In Murau, Ulrich built the castle Schloss Obermurau in 1250. After the local house of Liechtenstein had become extinct with the death of Christoph von Liechtenstein in 1580, the house of Schwarzenberg took over the premises. Just like the surviving line of the Liechtensteins, the Schwarzenbergs are still among the wealthiest families of Central Europe and still possess the castle. Therefore, access to the building is limited to guided tours and you are advised to arrange one in advance.
Once every year, Schloss Murau serves as a venue for the "European Shakespeare Days", a Shakespeare festival organised by a Styrian theatre group called "Shakespeare in Styria". The festival tries to bring young actors and students from all over Europe to Murau for the performances. Another cultural event in Murau is the Operettenfestspiele ("Festival of Operetta"); popular, too, but very different from the Shakespeare things in terms of target audience. I hate operettas.
More Murau Sightseeing & Surroundings
If the Princes of Esterhazy got their riches through loyalty to the Habsburgs against revolutionary Hungarian nobility and the Princes of Liechtensteins for their share in suppressing the Czech, the Princes of Schwarzenberg were leading figures in the Habsburg′s endeavours of the counter-reformation that took place all over Styria in the 17th and 18th century. To aid them, they called in all kinds of orders, resulting in a high density of Baroque monasteries in Styria and the South of Lower Austria. This applies also to the Capuchin Church or Kapuzinerkirche, although the Capuchins are generally not famed for splendid architecture or a prominent share in counter-reformation.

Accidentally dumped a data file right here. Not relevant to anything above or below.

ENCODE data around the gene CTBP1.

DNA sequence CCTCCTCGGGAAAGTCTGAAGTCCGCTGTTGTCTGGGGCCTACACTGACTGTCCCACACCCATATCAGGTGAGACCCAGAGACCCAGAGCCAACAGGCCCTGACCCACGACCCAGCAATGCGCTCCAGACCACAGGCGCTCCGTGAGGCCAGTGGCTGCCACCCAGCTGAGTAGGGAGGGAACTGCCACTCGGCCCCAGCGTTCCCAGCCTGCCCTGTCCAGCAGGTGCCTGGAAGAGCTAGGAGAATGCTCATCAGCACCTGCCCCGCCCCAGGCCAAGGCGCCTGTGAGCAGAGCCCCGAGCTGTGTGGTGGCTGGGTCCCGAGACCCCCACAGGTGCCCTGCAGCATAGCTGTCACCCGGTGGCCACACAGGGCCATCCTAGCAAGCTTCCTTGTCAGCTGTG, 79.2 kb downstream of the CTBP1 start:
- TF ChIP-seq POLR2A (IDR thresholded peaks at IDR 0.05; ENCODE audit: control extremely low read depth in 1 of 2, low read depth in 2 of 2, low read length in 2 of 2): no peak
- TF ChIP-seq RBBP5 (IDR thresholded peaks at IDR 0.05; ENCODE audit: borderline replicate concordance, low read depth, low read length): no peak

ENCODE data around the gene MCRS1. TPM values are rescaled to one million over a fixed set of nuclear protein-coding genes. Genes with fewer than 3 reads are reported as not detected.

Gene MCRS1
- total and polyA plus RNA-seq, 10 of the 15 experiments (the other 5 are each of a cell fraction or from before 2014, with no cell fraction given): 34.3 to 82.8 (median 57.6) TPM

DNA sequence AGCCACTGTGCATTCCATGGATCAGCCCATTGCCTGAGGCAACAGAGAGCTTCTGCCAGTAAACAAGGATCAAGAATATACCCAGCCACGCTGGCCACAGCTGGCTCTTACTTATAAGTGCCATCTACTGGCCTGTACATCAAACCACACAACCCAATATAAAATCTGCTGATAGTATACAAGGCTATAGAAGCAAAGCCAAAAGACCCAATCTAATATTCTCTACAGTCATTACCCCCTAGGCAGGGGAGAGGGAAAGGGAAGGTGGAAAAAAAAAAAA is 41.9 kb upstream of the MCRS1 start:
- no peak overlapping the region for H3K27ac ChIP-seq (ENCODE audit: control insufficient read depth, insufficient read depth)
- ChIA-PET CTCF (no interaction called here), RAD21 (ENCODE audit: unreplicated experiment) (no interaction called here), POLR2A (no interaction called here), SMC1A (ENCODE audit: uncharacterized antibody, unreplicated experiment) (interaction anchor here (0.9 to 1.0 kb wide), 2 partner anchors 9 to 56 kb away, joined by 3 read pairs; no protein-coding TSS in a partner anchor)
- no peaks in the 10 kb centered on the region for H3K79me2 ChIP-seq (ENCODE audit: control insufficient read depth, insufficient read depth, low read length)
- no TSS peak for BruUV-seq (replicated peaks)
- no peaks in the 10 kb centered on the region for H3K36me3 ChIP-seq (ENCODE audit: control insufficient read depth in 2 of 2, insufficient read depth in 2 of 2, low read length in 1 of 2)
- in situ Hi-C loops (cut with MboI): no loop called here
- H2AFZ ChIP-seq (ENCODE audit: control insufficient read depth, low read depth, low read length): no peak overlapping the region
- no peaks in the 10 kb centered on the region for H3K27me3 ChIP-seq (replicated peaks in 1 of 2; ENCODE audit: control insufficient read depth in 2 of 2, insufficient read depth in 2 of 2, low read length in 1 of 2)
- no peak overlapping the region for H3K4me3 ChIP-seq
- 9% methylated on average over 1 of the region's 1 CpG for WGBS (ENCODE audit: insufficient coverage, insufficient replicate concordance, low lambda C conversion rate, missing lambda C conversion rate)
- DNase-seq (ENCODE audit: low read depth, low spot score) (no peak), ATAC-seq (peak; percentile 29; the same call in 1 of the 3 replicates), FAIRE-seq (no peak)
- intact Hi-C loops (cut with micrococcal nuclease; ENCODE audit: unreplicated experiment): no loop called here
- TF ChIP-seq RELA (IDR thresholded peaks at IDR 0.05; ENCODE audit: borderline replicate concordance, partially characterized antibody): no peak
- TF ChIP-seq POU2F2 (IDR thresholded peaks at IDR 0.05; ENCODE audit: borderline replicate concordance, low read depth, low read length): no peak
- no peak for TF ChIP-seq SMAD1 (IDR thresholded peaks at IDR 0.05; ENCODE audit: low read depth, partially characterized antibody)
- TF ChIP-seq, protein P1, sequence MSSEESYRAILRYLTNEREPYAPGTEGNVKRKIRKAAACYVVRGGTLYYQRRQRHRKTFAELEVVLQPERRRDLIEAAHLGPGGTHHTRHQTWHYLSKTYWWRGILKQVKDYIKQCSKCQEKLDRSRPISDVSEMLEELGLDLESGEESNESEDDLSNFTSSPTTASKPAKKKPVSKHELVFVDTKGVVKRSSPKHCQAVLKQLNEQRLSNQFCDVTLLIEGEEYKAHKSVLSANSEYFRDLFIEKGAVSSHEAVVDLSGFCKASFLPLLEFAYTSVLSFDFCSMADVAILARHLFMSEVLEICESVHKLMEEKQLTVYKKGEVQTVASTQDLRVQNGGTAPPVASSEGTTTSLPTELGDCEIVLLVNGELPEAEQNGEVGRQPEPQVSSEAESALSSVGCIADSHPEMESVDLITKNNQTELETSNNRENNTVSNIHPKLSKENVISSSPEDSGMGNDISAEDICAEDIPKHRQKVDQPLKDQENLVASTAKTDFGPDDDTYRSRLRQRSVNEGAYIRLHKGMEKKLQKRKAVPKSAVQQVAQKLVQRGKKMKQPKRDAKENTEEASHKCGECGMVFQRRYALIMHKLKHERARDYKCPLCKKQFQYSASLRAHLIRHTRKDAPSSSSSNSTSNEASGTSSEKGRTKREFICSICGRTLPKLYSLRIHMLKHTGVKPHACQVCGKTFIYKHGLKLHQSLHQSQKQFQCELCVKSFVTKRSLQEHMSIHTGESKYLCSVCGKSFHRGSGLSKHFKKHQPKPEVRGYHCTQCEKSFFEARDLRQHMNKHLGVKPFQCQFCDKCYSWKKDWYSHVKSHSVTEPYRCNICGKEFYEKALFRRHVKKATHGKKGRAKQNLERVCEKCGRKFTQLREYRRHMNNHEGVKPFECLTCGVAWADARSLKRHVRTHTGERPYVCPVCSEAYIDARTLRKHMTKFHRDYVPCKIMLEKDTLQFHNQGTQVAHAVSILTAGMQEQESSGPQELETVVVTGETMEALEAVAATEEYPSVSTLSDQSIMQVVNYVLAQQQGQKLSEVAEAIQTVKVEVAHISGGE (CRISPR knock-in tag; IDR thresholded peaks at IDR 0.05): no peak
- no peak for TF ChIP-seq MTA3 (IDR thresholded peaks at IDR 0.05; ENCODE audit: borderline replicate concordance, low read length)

The oldest church of Murau, however, is the Ägydikirche Church that dates back to the 12th century and contains yet another array of frescos. To learn more about the moved history of Murau, the Mur Valley and the trade between Italy and Central Europe (for which Murau was a hub during the Middle Ages), go to the Heimatmuseum or Town Museum. It will also tell you more about the two local Princes. Finish the tour in a local pub - the Murauer Bier from the local brewery is served all over Styria and known in all of Austria.
Finally, one interesting or funny or tragic anecdote from the days of WWII: Murau was home to a camp for prisoners of war. Most POWs in Murau were British. When the people of Murau realised that the Red Army was approaching the town, a group of Austrian resistance fighters released the POWs to pretend that the town had already been liberated by British troops. In fact, the Red Army was fooled, and spared Murau until actual British troops came, occupied it and stayed until 1955. Probably saved Murau some rape and looting.
Nearby attractions include the Benedictine abbey of Lambrecht. The towns of Friesach and Judenburg are not too far. Attractive spots a bit further away would be Leoben and Eisenerz, Bruck and der Mur, Gurk or the former abbey of Seckau. Road connections to the Styrian part of the Salzkammergut are also fairly good, especially Bad Aussee and Hallstatt.
Back to: "Styria Sightseeing Guide"